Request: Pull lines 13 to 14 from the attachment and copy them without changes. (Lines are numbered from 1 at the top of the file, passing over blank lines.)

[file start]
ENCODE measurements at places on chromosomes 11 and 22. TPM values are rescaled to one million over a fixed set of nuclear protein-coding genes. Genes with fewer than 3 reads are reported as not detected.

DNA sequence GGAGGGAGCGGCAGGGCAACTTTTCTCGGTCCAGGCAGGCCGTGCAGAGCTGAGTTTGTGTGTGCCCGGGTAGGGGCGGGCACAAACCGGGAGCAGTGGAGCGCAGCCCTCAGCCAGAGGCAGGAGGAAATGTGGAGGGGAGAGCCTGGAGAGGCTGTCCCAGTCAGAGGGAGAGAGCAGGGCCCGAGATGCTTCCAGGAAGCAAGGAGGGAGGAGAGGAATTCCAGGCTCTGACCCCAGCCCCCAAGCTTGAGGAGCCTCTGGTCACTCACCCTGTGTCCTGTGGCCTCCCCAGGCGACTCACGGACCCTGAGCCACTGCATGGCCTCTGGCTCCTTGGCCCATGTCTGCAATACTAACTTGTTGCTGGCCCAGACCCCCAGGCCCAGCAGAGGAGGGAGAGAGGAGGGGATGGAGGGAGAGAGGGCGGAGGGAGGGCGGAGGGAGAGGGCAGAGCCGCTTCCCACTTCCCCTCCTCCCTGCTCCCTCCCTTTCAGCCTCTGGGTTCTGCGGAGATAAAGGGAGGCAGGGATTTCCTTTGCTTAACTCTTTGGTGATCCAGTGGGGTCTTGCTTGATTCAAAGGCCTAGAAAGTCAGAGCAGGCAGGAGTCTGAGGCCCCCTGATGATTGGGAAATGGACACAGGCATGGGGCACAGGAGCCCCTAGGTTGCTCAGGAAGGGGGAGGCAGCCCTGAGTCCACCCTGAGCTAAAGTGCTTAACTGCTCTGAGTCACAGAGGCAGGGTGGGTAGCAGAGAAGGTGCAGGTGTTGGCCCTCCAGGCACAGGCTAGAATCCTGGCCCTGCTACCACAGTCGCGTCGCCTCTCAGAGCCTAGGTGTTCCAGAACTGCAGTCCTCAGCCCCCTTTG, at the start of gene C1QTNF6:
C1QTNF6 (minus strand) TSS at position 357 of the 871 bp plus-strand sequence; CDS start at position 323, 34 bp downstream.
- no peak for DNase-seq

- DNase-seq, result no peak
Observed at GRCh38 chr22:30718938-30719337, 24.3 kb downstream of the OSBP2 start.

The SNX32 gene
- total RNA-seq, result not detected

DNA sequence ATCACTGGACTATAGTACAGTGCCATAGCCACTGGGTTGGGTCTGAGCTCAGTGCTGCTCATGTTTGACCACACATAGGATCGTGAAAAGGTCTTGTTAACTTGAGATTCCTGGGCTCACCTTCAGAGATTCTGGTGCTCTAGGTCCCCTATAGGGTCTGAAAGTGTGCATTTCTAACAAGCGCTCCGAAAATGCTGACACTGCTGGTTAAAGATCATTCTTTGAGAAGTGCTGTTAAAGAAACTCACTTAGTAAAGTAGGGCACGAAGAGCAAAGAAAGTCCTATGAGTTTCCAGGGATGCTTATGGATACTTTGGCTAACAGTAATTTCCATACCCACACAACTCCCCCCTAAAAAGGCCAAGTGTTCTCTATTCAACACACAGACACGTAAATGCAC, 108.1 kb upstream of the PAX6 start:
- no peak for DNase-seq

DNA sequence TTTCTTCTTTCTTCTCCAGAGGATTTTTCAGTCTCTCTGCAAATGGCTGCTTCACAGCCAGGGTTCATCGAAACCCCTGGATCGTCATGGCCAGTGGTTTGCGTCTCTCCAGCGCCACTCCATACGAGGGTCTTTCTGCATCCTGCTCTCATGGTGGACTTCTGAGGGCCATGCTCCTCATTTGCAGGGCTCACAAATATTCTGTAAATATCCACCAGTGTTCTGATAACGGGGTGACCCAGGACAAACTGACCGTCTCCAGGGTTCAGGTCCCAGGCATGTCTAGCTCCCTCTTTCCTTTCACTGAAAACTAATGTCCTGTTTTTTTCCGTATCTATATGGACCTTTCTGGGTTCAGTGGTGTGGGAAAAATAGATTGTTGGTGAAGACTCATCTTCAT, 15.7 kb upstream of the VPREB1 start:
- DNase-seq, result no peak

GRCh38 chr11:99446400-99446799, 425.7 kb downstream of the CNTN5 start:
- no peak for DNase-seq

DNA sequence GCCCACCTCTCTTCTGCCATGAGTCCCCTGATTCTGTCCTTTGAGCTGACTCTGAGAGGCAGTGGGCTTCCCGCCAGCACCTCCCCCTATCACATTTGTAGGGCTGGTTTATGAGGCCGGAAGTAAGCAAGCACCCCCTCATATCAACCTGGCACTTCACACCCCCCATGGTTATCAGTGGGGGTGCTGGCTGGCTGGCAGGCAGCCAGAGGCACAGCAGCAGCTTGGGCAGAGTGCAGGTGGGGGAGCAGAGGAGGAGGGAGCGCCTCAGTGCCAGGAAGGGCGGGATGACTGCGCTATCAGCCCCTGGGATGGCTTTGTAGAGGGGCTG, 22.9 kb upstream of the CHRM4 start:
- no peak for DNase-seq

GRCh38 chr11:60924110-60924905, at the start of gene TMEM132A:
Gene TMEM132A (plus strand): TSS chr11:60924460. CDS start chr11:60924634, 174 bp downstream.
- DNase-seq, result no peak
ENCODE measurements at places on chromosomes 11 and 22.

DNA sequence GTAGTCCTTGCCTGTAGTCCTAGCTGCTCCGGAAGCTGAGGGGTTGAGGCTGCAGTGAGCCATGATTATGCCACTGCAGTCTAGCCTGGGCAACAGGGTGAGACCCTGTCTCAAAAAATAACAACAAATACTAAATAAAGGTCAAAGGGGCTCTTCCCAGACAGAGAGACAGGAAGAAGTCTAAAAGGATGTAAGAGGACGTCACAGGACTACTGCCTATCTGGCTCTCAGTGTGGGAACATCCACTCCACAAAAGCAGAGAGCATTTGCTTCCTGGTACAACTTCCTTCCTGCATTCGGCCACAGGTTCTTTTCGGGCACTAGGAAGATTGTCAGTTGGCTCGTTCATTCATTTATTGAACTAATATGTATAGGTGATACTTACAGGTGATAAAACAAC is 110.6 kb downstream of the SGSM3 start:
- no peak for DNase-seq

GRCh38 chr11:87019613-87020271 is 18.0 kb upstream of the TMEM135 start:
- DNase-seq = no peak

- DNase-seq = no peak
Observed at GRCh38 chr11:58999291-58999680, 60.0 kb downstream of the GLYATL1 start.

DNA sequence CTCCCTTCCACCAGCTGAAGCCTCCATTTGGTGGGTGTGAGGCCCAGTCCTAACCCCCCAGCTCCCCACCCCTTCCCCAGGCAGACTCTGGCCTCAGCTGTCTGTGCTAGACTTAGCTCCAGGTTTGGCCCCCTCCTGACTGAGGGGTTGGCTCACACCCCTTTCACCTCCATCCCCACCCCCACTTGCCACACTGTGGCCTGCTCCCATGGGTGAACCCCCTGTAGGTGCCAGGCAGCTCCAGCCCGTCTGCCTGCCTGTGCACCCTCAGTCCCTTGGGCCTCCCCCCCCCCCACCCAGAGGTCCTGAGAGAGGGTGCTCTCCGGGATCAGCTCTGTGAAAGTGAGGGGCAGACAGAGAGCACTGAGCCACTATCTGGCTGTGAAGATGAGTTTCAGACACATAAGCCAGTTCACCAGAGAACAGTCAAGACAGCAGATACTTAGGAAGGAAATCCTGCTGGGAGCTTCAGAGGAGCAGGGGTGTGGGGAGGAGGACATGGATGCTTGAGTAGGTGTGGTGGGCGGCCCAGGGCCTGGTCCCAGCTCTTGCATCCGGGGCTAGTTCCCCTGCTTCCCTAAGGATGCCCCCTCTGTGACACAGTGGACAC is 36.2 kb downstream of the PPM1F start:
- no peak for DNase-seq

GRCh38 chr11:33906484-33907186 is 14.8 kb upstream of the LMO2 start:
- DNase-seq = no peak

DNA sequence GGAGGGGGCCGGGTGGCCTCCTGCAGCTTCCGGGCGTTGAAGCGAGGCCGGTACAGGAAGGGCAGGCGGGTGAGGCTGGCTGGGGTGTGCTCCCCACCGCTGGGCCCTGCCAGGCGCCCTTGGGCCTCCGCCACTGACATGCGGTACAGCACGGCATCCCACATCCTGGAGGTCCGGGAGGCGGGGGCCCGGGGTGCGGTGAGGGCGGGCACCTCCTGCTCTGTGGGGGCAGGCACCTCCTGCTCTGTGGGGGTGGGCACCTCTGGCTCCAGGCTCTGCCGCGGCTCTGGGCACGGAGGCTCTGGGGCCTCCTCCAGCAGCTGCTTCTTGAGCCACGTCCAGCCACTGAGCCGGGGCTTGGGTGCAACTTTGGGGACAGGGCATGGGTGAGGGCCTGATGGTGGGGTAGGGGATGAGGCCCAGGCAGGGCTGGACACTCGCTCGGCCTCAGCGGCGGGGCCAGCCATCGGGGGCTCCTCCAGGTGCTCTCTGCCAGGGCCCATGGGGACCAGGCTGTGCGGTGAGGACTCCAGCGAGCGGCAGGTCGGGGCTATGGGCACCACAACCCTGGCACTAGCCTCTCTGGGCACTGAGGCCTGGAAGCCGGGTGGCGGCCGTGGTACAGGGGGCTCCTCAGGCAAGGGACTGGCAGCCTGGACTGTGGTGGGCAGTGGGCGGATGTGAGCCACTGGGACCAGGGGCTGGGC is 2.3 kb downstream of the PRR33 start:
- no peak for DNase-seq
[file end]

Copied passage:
GRCh38 chr11:99446400-99446799, 425.7 kb downstream of the CNTN5 start:
- no peak for DNase-seq